California Judicial Council Adopts Court-Funding Equity Plan

SAN FRANCISCO (CN) – California’s Judicial Council kicked off its first meeting of the year with the controversial subject of trial court funding, unanimously adopting guidelines it hopes will achieve some financial equity among the courts.

California Supreme Court Chief Justice Cantil-Sakauye hailed the new funding framework as “a very complex formula that is head and shoulders above what it used to be in the 90s.”

Trial courts used to be funded by the counties before the Trial Court Funding Act of 1997 established a system for statewide funding.

The ultimate goal of the legislation was to stabilize funding for the courts, but over the years judges have complained of inequity, with some courts ending up severely underfunded and others getting more.

In 2012, the council started thinking about how it could make things a bit fairer and more stable, and unburden some of the courts that had been historically underfunded.

When a new funding model was first developed by trial judges and court clerks in 2013, it was meant to consider a court’s workload as the basis for its funding allocation.

The Workload-Based Allocation and Funding Methodology, as it later became known, considered the complexity of case filings in all the courts and used U.S. Bureau of Labor statistics on local government employee wages per county as a multiplier. It also accounted for “unique factors” in each county, such as a high proportion of certain case types.

The plan was rolled out over five years, and the council’s Trial Court Budget Advisory Committee made modifications along the way.

But the model was far from perfect, and a number of courts raised objections. A consortium of judges and head clerks from of small courts – Amador, Colusa, Del Norte, Glenn, Inyo, Lake, Lassen, Mariposa, Modoc, Mono, Plumas, Sierra, Siskiyou, and Trinity counties – urged the committee to slow down, saying five years was not enough time to predict how the courts will be affected.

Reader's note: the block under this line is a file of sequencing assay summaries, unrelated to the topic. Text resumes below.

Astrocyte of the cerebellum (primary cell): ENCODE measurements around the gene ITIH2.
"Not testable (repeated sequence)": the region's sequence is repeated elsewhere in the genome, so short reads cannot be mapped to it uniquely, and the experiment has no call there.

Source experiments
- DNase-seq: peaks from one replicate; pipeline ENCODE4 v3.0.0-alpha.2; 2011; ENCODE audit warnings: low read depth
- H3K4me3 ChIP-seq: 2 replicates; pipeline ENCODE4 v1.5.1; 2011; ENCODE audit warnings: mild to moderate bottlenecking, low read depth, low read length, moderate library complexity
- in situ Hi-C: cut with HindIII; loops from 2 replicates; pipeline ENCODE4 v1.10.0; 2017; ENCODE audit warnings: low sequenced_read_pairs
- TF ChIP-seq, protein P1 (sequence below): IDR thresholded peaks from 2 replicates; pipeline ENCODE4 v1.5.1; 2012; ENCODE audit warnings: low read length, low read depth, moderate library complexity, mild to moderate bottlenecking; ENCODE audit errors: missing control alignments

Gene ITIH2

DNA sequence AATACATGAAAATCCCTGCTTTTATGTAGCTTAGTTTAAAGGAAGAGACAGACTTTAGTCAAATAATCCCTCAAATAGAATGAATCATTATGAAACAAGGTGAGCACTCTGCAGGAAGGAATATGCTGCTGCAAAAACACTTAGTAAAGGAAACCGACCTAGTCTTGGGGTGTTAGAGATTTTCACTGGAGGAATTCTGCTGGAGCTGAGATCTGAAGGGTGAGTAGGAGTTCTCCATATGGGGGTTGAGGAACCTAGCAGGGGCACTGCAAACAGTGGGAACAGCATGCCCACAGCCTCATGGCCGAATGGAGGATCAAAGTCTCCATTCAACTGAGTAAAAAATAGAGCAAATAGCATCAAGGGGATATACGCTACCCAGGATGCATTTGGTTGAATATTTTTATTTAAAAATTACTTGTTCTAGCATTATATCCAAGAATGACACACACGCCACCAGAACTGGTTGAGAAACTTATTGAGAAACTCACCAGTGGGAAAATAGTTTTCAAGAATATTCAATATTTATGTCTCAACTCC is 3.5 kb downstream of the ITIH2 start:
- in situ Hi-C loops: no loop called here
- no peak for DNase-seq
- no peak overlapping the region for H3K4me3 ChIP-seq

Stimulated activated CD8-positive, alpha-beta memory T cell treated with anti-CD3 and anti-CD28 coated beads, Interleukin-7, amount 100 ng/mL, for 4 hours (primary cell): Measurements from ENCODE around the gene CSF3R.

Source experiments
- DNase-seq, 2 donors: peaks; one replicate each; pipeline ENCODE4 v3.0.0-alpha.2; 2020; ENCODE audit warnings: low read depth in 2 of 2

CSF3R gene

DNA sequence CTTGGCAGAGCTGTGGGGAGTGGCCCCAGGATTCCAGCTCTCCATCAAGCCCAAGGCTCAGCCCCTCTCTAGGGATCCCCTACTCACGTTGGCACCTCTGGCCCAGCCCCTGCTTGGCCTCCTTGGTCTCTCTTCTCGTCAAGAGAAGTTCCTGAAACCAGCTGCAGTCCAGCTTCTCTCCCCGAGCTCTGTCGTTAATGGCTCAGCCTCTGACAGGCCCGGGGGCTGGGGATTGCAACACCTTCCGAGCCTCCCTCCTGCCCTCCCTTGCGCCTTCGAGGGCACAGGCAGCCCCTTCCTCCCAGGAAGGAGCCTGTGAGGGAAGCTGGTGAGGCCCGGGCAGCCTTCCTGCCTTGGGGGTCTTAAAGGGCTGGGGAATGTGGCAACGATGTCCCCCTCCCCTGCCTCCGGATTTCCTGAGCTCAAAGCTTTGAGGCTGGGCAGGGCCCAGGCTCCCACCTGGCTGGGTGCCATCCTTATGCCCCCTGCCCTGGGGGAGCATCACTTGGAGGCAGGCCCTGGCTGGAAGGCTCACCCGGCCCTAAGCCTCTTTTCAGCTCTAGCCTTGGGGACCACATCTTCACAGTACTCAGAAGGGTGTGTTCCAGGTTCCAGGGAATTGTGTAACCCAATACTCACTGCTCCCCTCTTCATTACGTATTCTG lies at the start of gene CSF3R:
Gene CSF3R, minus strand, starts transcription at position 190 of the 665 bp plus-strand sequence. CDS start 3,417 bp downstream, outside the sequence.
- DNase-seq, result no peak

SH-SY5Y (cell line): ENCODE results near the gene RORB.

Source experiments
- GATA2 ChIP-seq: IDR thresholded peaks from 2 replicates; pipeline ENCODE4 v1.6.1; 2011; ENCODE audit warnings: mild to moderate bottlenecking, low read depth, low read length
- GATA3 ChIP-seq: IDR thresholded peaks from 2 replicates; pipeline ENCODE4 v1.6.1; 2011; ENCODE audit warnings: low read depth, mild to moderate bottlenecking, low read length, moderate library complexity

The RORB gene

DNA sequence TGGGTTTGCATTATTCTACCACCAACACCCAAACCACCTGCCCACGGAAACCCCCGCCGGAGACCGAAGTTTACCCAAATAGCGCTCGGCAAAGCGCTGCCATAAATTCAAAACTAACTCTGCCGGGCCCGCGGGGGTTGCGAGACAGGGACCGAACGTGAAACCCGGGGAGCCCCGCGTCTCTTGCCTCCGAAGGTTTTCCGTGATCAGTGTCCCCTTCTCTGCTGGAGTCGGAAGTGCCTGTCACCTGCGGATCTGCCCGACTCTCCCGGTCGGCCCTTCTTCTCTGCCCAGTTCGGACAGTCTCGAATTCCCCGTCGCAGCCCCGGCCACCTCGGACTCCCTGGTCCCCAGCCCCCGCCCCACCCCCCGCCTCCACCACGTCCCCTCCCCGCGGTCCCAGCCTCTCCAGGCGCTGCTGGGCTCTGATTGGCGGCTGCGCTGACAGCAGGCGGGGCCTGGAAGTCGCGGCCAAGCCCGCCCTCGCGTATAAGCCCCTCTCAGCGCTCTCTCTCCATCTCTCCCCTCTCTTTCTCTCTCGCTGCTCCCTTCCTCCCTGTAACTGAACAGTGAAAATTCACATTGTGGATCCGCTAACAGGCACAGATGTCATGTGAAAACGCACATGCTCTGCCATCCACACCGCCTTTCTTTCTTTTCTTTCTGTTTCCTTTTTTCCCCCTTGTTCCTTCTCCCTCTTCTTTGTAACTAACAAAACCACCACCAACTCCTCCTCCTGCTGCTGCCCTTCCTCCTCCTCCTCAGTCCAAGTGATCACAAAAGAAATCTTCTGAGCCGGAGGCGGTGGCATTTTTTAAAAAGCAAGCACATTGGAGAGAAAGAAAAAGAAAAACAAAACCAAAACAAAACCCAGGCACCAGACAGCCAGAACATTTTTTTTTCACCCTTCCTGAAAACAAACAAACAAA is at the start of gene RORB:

In a letter to Cantil-Sakauye, the group said the BLS factor was an unfair and inaccurate way of basing a court’s funding allocation, as it assigns a value to court employees estimated from the pool of similar jobs in that county. The judges from small courts worried that the BLS factor favored wealthier counties, since it tied court funding to the county’s economy.

“The result is, a poor county’s court stays poor, and rich county’s court stays rich,” the judges wrote. “This is aggravated by the fact that in wealthier counties, high value labor earns more than the courts pay, so that the BLS ratio is favorable and these courts receive more money through WAFM. In poor counties, by contrast, the courts are often the highest paying employers, meaning that the BLS ratio is unfavorable and funding for their labor costs is restricted.”

On Friday, Judicial Council member Justice Harry Hull asked Judge Jonathan Conklin, who chairs the Trial Court Budget Advisory Committee, whether the small courts still objected to WAFM moving forward.

“Our perception is they do not object,” Conklin said. “This was candidly one of the more spirited discussions in the room.” Conklin said the labor statistics was one of the examples of compromise, adding, “I don’t want to speak for them but I think they at least accepted the BLS outcome.”

Presiding Judge Todd Bottke of Tehama County, a council member, said the plan isn’t perfect, but appears to take the smaller courts’ concerns into consideration.

“No one’s happy about 100 percent of WAFM as it’s existed and how it will exist in the future but I think the committee took into consideration a lot of the issues that the smaller courts face,” he said. “You’re talking about things that cannot be accounted for by pure numbers when it comes to caseload and whatnot.”

He added, “Although there’s no 100 percent solution on the horizon, I think the best methodology that could be applied that was fair is there.”

Cantil-Sakauye praised the model as a symbol of progress.

“Like many of you, I was a trial judge when the counties set our budget,” she said. “And how equitable or inequitable it was depended on your relationship with your county board and how persuasive you were in your community and the nature of your community. And we have come a long way.”

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